“If we want things to stay as they are, things will have to change.”
What? A novel about socio-political upheaval which does not take ideological sides? Or rather, implies that political ideology is not the most important factor in determining a country’s historical development. Nothing less than the origin story of modern Italy, encapsulated in the declining fortunes of one aristocratic family, Giuseppe Tomasi di Lampedusa’s The Leopard is built around a central paradox. It is also one of the most beautiful, profound and important novels of the 20th century.
As Jonathan Jones has written:
Perhaps it is not surprising, given its concentration on class as a social and cultural force, that some of The Leopard's most dedicated fans have been Marxists. Gramsci had seen the problem of the backward, non-industrialised south as fundamental to modern Italian history. The Marxist (and aristocratic) film director Luchino Visconti was already fascinated by the themes of The Leopard before he came to film it in 1963, and indeed, even before it was published in 1958. But it has also attracted much opprobrium from leftists, for questioning the class system only to more powerfully reinstate it.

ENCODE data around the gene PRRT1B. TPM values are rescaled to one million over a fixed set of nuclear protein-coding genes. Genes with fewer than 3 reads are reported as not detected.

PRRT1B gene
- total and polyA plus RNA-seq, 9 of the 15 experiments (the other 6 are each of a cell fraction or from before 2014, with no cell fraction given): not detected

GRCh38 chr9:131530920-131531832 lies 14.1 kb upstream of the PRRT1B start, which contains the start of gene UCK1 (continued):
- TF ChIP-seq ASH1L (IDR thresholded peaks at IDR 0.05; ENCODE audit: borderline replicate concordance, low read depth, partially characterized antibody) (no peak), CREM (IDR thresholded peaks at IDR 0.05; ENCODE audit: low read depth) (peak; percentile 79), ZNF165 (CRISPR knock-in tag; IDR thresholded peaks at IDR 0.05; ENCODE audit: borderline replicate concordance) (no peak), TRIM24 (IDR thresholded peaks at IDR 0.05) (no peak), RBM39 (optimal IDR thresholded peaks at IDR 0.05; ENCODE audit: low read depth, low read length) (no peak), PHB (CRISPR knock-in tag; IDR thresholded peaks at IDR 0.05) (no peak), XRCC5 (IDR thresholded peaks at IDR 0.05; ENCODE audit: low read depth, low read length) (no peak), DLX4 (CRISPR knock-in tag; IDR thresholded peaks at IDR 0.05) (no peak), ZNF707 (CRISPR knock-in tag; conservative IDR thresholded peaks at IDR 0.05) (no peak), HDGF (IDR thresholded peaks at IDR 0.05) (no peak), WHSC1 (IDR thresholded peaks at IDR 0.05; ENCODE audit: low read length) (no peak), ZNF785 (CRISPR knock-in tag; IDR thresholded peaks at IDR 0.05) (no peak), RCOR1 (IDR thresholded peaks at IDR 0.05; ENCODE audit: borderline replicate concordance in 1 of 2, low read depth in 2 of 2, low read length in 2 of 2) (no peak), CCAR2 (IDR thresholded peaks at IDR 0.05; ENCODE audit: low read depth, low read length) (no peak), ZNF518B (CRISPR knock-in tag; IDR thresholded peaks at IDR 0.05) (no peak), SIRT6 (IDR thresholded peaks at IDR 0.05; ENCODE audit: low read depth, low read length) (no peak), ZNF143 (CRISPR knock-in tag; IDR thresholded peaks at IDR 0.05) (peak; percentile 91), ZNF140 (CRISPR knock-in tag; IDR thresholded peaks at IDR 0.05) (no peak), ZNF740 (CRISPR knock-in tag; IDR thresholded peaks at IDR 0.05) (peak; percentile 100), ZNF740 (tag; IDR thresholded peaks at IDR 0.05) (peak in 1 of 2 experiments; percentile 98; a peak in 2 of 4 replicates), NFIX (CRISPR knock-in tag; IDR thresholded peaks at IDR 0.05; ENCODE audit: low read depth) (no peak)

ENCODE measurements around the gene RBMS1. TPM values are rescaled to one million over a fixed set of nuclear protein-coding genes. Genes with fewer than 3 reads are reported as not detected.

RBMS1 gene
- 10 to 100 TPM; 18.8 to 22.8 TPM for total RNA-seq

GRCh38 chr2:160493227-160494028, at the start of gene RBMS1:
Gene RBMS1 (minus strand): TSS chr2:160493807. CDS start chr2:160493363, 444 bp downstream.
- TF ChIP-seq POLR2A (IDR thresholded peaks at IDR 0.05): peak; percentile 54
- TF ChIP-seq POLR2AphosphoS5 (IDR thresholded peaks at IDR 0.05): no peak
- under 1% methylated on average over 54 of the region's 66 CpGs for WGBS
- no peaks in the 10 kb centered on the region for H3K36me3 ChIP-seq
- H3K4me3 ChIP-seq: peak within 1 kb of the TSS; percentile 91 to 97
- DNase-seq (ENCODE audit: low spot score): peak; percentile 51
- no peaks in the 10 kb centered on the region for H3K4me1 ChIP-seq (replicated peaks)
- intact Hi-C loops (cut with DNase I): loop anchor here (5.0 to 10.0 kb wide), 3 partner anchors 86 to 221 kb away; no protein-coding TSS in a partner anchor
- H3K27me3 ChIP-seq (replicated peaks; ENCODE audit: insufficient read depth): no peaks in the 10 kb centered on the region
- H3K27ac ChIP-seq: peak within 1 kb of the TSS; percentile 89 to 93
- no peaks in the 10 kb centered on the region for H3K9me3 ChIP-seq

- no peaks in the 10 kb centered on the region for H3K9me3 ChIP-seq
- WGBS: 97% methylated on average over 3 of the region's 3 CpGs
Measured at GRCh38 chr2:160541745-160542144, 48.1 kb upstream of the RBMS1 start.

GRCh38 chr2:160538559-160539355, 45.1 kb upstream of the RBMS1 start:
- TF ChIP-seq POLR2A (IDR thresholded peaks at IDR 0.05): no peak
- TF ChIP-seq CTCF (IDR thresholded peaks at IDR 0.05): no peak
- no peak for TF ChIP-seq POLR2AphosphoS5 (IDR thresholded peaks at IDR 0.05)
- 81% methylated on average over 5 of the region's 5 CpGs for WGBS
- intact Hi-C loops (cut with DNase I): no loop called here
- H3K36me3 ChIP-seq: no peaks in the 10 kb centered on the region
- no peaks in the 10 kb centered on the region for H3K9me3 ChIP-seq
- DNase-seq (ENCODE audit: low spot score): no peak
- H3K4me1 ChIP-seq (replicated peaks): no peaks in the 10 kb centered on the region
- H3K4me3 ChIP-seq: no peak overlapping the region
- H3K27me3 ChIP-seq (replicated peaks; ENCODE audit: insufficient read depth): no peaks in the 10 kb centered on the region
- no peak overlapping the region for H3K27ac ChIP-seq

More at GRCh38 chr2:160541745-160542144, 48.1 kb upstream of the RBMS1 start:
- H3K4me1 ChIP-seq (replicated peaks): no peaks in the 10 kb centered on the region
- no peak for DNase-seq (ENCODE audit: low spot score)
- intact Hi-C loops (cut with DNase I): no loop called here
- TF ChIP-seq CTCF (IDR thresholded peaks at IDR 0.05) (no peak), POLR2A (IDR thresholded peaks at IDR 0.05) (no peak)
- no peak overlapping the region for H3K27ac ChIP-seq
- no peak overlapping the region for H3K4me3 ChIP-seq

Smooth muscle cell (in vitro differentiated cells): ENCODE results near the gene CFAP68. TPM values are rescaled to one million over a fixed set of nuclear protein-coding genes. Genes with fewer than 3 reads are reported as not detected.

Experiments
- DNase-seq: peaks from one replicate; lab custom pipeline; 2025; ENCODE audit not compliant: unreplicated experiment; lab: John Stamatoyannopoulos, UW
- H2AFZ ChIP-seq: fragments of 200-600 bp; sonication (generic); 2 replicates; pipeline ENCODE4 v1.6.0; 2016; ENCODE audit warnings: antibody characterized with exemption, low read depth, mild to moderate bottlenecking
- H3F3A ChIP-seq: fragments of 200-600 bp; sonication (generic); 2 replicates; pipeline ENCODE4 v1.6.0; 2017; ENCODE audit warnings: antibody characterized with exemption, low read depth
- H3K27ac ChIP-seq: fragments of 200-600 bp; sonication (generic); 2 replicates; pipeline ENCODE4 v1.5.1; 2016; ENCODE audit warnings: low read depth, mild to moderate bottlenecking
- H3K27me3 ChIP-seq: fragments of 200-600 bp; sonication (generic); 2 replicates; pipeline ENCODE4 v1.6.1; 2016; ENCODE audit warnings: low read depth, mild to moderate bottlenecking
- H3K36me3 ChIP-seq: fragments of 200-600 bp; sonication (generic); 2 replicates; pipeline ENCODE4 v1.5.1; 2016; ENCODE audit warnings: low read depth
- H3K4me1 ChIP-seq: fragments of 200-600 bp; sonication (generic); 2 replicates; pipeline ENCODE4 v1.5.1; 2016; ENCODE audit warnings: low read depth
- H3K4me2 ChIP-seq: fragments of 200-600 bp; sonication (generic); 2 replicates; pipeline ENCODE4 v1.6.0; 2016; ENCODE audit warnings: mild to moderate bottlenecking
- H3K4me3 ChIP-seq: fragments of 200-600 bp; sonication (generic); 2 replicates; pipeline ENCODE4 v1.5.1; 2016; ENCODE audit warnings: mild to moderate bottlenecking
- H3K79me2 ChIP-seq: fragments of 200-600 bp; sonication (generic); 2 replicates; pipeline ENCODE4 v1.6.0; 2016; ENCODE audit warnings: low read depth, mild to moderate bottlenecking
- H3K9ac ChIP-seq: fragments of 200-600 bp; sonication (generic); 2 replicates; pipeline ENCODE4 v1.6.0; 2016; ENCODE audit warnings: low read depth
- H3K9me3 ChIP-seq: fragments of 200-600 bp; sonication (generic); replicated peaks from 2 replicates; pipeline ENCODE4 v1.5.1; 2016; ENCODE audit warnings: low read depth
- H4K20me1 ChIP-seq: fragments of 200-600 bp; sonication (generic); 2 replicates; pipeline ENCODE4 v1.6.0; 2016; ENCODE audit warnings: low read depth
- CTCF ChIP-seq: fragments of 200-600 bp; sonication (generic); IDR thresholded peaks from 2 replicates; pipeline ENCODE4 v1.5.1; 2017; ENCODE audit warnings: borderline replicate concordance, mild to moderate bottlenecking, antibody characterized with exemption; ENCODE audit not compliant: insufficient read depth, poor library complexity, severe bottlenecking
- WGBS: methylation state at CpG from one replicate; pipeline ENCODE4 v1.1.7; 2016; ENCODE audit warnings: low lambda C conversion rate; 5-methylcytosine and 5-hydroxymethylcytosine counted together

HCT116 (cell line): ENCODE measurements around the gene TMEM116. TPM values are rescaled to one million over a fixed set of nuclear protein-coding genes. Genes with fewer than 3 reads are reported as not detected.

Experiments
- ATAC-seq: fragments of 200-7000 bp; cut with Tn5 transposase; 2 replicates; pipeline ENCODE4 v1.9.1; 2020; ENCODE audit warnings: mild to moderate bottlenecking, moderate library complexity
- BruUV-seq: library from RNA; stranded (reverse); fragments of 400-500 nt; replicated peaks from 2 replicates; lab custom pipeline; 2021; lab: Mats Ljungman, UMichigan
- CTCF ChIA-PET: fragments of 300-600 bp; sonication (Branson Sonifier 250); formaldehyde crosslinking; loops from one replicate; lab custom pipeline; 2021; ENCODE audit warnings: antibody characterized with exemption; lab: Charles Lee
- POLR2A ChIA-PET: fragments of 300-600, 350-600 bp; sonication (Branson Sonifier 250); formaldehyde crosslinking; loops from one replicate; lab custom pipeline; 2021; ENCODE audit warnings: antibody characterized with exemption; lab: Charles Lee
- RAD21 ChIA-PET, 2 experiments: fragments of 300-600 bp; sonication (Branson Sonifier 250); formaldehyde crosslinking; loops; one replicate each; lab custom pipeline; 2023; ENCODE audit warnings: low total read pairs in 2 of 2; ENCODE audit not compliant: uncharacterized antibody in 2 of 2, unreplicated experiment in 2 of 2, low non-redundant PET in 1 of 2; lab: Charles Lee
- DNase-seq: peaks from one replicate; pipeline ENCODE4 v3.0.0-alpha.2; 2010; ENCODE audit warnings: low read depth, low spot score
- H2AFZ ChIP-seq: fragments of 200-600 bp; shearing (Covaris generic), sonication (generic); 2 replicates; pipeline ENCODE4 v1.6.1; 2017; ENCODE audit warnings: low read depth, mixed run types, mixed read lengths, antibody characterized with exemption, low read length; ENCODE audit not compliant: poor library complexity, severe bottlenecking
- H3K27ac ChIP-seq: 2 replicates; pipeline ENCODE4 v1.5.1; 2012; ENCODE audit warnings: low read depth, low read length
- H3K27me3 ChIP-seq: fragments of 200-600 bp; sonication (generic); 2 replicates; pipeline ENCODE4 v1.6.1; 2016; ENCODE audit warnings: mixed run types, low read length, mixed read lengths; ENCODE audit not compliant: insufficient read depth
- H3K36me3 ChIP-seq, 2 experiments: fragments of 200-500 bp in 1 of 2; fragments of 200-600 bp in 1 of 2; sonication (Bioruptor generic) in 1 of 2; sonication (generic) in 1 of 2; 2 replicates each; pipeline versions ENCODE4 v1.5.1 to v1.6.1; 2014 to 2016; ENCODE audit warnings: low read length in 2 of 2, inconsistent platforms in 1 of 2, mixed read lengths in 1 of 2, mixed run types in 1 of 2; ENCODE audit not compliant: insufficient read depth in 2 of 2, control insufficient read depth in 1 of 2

Just as Machiavelli's Prince is a rich concoction that does not resolve itself into a “theory”, still less ideologies, of left or right, Lampedusa's myth is not rational. Or Marxist. In his most forthright speech, Lampedusa's Prince says what he really thinks; and it is stranger than anyone could have expected.
In trying to explain to a Piedmontese envoy why he will not join their Senate, the Prince specifically rejects the idea that feudal class structures and a backward mode of production explain what is wrong with Sicily; people have told him this is the theory of “some German Jew whose name I can't remember.”
Because there has been feudalism everywhere, Sicily is more peculiar and perturbing than that. It is the centuries of invasions, the landscape and climate that have crushed ambition and hope.
“This violence of landscape, this cruelty of climate, this continual tension in everything, and even these monuments to the past, magnificent yet incomprehensible because not built by us... All these things have formed our character, which is thus conditioned by events outside our control as well as by a terrifying insularity of mind.” The Prince claims that Sicilian sensuality is a love affair with death; that a desire for the grave obsesses the island's culture and will seep out of Sicily to poison the new Italy.
“Our sensuality is a hankering for oblivion, our shooting and knifing a hankering for death; our languor, our exotic vices, a hankering for voluptuous immobility, that is for death again.”
Lampedusa's Sicily is a place where the optimistic, progressive, rational forces of history as viewed in the 19th century - the march of liberal democracy and of socialism alike - get lost in baroque back streets at midnight. As a myth, as a fiction of history, The Leopard will continue to ensnare minds, and not only in Italy. Lampedusa’s despair is not so different from that of today's world, with its shrunken political expectations. We are all Sicilians now.